It is further ordered that this cause be retained on the docket for the entry of further orders herein if necessity for same should arise.

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Philip Wittenberg, Columbia, S. C., Sarah Mao FLEMMING, Appellant, and Robert L. Carter, New York City

(Thurgood Marshall, New York City, SOUTH CAROLINA ELECTRIC AND and Spottswood W. Robinson, III, RichGAS COMPANY, a corporation, mond, Va., on brief), for appellant. Appellee.

Frank B. Gary and Frank K. Sloan, No. 6996.

Columbia, S. C. (Paul A. Cooper, Colum(224 F. 2d 752)

bia, S. C., on brief), for appellee.

Before PARKER, Chief Judge, and
United States Court of Appeals SOPER and DOBIE, Circuit Judges.
Fourth Circuit.

Argued June 21, 1955.

This is an action for damages brought
Decided July 14, 1955.

by a Negro woman against a bus comAction by Negro woman against pany because the driver of the bus rebus company for damages on account of quired her to change her seat in accordbus driver's requiring her to change her ance with the segregation law of South

Carolina applicable to motor vehicle carseat in accordance with South Carolina segregation law. The United States Dis. riers, South Carolina Code 1952, $$ 58trict Court for the Eastern District of 1491 to 58–1496, which she claimed to be South Carolina, G. B. Timmerman, J., Amendment to the Federal Constitution.

violative of her rights under the 14th 128 F.Supp. 469, dismissed action, and There was no diversity of citizenship, plaintiff appealed. The Court of Appeals and defendant challenged the jurisdicheld that District Court had jurisdiction tion of the court to entertain the action of action under Civil Rights Act.

under the Civil Rights Acts, 42 U.S.C.A. Reversed and remanded.

$S 1981, 1983 and 28 U.S.C. § 1343(3).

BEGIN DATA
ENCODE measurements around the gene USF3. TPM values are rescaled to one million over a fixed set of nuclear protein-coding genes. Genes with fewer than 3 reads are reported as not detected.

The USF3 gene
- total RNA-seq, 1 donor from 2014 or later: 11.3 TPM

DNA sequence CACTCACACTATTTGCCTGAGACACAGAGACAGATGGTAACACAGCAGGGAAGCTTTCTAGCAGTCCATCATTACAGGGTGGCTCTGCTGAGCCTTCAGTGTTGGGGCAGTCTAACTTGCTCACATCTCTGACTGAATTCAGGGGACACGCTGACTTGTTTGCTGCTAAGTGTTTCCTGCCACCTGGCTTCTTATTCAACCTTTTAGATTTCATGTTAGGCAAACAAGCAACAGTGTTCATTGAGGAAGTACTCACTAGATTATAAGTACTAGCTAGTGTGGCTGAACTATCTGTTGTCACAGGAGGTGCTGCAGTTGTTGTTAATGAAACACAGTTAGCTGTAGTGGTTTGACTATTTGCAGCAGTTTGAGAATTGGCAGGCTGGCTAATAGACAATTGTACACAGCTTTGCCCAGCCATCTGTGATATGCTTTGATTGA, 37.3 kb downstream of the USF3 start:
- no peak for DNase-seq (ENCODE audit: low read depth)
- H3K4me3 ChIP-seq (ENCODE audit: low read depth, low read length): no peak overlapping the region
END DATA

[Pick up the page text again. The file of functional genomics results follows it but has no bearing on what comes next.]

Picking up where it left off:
The trial judge, without discussing the 1 Civil Rights 7

question of jurisdiction, dismissed the The "separate but equal" doctrine

case on the ground that state statutes has been repudiated in its application to

complained of were valid under the deci. cases involving transportation as well as

sion of Plessy v. Ferguson, 163 U.S. 537, in its application to school cases.

16 S.Ct. 1138, 41 L.Ed. 256. See Flem2. Courts 284

ming v. South Carolina Electric & Gas District court had jurisdiction, un- Co., D.C., 128 F.Supp. 469. The correctder Civil Rights Act, of action by Negro ness of that ruling as well as the question woman against bus company for damages of jurisdiction are presented by the ap

peal. on account of bus driver's requiring her to change her seat in accordance with [1] We do not think that the sepaSouth Carolina segregation law. Coderate but equal doctrine of Plessy v. Fer1952 S.Car. $$ 58–1491 to 58–1496; 28 guson, supra, can any longer be regarded U.S.C.A. § 1343(3); 42 U.S.C.A. $$ as a correct statement of the law. That 1981, 1983; U.S.C.A.Const. Amend. 14. case recognizes segregation of the races

by common carriers as being governed 8. Civil Rights 7

by the same principles as segregation in Where South Carolina law required the public schools; and the recent decibus company to enforce segregation law, sions in Brown v. Board of Education, bus company was liable in damages for 347 U.S. 483, 74 S.Ct. 686, 98 L.Ed. 873 unconstitutional enforcement of such law and Bolling v. Sharpe, 347 U.S. 497, 74 S. by bus driver, even though bus driver Ct. 693, 98 L.Ed. 884, which relate to was also a police officer of state. Code public schools, leave no doubt that the 1952 S.Car. § 58-1494.